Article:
Confidence in Your Equipment
We have all been negligent in this at some point. Due to a serving coming loose of bolt not being tightened down, you keep checking the same thing over and over in order to not have that one little action throwing off another shot. The effect of the constant fidgeting and checking is detrimental to not only your score but your mental game as well. Each minor adjustment or check is one less second or two that you aren’t focused on your shot execution. And focus is #everything. If the sight is wiggling loose after a several shots, then you may have a dampening issue or maybe you have so much kinetic energy being pushed through the bow instead of the arrow leading to more drastic changes in your total configuration. In any event solve the problem with the help of fellow archers and your bow shop many practices in advance of your tournament to prevent the constant worry of equipment failure.
Use as high poundage as possible
WARNING: Don’t shoot a poundage so high that you are sore or that you lose steam before the tournament end. Your scores will suffer more from not being able to draw the bow correctly over time than the benefit. A higher poundage bow will benefit field archers for two main reasons. In unknown yardages an error in accessing the actual distance will be minimized by a higher poundage due to the flatter trajectory. This will enable a few more points to be accumulated if any estimations are off. The second reason to shoot a higher poundage is to allow for more range on your sight. Some of these shoots will have a 5 foot shot and then an 80 yard shot. I would much prefer to solve this problem by purchasing a wider ranged site, though in some cases the shooting of an arrow will hit the bottom of the scope, potentially destroying a scope
Small arrows + small vanes = SUCCESS
Indoor shooting has fewer variables than outdoor making it is easy to forget the simple principle of small arrows and small vanes equals a better chance for success. Many times I am tempted to re-use arrows or vanes for designed for one type of situation in another. For example I like my Easton Lightspeeds for durability on the 3-D target range. When I went to fletch them, the vanes I had on hand were two inch bohning blazers that were a rather large for the arrow… that’s right, I used them anyways. And, I’m not happy that I did from a performance or a score perspective.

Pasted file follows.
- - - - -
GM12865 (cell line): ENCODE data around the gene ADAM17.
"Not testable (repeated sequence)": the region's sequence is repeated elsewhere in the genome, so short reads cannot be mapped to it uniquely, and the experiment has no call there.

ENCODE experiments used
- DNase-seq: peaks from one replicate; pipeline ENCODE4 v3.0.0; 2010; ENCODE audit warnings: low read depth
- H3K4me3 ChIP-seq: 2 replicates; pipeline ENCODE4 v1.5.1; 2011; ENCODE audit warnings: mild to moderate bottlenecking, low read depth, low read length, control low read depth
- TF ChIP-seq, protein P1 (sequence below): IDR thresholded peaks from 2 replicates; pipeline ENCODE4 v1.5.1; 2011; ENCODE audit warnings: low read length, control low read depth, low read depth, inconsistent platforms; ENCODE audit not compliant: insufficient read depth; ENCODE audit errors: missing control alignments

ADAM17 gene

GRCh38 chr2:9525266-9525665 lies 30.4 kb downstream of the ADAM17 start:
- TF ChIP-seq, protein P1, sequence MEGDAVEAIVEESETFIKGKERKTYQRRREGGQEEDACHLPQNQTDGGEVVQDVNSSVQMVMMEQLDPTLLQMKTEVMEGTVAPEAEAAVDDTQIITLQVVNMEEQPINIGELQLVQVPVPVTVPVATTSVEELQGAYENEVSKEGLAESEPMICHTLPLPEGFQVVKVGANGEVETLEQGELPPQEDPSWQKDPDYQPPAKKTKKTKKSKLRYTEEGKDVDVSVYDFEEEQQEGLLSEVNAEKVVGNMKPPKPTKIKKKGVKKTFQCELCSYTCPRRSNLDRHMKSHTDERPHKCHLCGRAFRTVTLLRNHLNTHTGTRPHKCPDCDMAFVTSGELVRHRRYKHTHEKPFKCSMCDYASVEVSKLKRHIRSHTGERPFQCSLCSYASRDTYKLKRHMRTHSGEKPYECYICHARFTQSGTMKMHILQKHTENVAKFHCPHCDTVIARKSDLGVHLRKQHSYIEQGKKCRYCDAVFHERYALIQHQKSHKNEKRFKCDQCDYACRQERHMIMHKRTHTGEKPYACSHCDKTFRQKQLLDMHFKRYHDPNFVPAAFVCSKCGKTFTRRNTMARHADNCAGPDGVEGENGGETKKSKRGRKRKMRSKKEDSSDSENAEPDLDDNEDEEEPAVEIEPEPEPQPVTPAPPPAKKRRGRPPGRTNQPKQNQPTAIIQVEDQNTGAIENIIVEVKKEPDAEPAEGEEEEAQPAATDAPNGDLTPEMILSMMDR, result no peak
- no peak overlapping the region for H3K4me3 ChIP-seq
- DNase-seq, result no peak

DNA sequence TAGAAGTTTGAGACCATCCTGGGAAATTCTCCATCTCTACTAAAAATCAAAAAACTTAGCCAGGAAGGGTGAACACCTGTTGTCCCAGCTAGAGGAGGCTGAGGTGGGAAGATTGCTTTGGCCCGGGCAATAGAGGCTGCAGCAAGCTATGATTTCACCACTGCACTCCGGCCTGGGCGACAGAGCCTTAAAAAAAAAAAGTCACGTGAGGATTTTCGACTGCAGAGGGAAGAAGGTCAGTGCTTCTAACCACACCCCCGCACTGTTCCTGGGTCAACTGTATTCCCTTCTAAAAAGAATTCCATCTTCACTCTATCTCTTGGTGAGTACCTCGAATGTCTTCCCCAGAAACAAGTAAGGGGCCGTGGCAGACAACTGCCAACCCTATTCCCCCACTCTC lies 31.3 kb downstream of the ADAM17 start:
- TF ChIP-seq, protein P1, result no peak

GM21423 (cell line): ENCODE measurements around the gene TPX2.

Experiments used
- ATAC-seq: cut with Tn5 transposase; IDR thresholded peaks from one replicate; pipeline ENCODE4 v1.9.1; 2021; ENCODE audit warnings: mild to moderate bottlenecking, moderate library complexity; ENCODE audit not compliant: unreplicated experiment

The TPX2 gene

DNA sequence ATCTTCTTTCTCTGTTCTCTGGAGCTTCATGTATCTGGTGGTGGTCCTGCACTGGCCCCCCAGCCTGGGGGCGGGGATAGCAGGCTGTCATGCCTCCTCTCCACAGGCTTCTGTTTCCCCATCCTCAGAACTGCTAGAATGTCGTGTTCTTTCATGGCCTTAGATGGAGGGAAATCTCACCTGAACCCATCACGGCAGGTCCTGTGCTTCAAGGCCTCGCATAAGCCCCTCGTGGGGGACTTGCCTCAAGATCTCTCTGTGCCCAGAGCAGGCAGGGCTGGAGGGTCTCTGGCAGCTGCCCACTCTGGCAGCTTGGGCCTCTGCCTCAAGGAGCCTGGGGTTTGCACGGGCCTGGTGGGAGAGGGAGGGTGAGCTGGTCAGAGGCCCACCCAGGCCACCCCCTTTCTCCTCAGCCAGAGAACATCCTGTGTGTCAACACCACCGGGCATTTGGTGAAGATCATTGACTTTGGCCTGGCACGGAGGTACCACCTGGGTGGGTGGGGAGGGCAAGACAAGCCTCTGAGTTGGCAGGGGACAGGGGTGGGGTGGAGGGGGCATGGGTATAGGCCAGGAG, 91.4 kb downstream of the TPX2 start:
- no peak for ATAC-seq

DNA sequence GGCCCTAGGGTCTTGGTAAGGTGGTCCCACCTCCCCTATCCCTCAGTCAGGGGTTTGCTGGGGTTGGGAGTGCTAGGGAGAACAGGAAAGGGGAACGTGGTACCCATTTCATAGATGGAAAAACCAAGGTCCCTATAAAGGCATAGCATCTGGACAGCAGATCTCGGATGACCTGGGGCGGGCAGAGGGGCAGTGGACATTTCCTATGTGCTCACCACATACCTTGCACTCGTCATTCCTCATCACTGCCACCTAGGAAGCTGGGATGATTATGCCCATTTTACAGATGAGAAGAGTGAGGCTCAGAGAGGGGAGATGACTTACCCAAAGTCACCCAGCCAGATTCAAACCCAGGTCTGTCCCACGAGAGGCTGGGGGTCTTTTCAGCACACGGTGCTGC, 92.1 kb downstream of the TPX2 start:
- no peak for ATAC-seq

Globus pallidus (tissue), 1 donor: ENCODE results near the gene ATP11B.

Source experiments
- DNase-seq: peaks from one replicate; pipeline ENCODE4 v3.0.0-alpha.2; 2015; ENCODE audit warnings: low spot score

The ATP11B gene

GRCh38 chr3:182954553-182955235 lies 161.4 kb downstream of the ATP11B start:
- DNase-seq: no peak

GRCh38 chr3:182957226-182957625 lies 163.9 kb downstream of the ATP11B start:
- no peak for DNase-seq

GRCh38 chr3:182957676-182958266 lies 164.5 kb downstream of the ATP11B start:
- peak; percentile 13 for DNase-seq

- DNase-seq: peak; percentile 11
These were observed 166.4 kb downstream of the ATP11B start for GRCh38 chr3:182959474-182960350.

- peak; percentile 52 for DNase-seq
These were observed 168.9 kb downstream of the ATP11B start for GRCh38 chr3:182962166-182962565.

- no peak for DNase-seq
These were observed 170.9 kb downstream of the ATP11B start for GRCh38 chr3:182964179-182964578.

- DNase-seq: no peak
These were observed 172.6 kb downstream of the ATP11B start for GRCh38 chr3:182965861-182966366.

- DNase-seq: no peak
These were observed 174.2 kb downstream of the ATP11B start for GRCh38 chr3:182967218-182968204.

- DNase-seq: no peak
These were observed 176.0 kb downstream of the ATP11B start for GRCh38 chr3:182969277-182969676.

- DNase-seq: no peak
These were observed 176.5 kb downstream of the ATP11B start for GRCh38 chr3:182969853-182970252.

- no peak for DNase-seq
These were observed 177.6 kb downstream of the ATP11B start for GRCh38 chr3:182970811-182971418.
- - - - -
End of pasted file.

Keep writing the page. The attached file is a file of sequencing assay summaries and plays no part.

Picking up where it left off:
Prepare for mishaps, Bring Extra Arrows
Most archers will make a yardage mistake on a field, hunter or 3D round requiring a few extra arrows than what are minimally required. I have seen sights be loose on a bow and cause arrows to stray and end up in trees. For those of you who haven’t shot an arrow into a tree, they are not easily recovered. In fact I’ve never recovered an arrow from a tree intact!
Control in the wind and rain
That’s right, the weather is a huge factor on archer performance. Many archers I know look for that perfect day to practice and I love to shoot on perfect sunny day, too. Unfortunately, every NFAA Outdoor tournament I shot in was windy and had either a torrential down pour or high winds to contend with… and I had never shot in those conditions. Needless to say dealing with string expansion while wondering if the tape on my sight is going to stay on through the wet conditions is not a recipe for success. Had I shot in windy conditions I would have known how difficult it is to hold a 30″ stabilizer in a cross wind. I would now consider using a shorter stabilizer in such conditions. Also, I could make my sighting adjustment based on experience instead of a windage adjustment guess. Again, having the time and ability to prepare will save the day. The other thing I learned about heavy rain? There’s a vapor trail left by the impact of arrows as they slice through the rain drops.